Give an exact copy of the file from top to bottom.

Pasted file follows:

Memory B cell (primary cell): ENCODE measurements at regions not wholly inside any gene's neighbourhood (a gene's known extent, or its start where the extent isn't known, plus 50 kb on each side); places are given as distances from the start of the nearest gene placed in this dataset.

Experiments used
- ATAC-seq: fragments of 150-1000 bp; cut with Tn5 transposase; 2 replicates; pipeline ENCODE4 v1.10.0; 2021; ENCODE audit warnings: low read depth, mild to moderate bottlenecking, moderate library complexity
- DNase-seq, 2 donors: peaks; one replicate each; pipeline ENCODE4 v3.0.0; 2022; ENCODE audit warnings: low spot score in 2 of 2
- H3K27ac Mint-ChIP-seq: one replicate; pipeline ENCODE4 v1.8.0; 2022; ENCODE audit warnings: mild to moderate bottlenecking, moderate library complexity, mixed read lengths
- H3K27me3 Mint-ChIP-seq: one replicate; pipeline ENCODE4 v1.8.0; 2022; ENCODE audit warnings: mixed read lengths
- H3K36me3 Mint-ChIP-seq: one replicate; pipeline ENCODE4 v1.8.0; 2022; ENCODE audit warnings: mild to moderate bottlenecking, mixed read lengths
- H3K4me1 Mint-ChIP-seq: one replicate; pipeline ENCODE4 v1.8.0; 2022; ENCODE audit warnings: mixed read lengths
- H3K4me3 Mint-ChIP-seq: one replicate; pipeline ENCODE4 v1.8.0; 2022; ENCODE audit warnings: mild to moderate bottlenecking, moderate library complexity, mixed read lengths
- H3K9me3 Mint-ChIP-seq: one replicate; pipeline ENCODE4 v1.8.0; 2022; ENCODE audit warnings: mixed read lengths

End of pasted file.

Memory B cell (primary cell): ENCODE measurements at regions not wholly inside any gene's neighbourhood (a gene's known extent, or its start where the extent isn't known, plus 50 kb on each side); places are given as distances from the start of the nearest gene placed in this dataset.

Experiments used
- ATAC-seq: fragments of 150-1000 bp; cut with Tn5 transposase; 2 replicates; pipeline ENCODE4 v1.10.0; 2021; ENCODE audit warnings: low read depth, mild to moderate bottlenecking, moderate library complexity
- DNase-seq, 2 donors: peaks; one replicate each; pipeline ENCODE4 v3.0.0; 2022; ENCODE audit warnings: low spot score in 2 of 2
- H3K27ac Mint-ChIP-seq: one replicate; pipeline ENCODE4 v1.8.0; 2022; ENCODE audit warnings: mild to moderate bottlenecking, moderate library complexity, mixed read lengths
- H3K27me3 Mint-ChIP-seq: one replicate; pipeline ENCODE4 v1.8.0; 2022; ENCODE audit warnings: mixed read lengths
- H3K36me3 Mint-ChIP-seq: one replicate; pipeline ENCODE4 v1.8.0; 2022; ENCODE audit warnings: mild to moderate bottlenecking, mixed read lengths
- H3K4me1 Mint-ChIP-seq: one replicate; pipeline ENCODE4 v1.8.0; 2022; ENCODE audit warnings: mixed read lengths
- H3K4me3 Mint-ChIP-seq: one replicate; pipeline ENCODE4 v1.8.0; 2022; ENCODE audit warnings: mild to moderate bottlenecking, moderate library complexity, mixed read lengths
- H3K9me3 Mint-ChIP-seq: one replicate; pipeline ENCODE4 v1.8.0; 2022; ENCODE audit warnings: mixed read lengths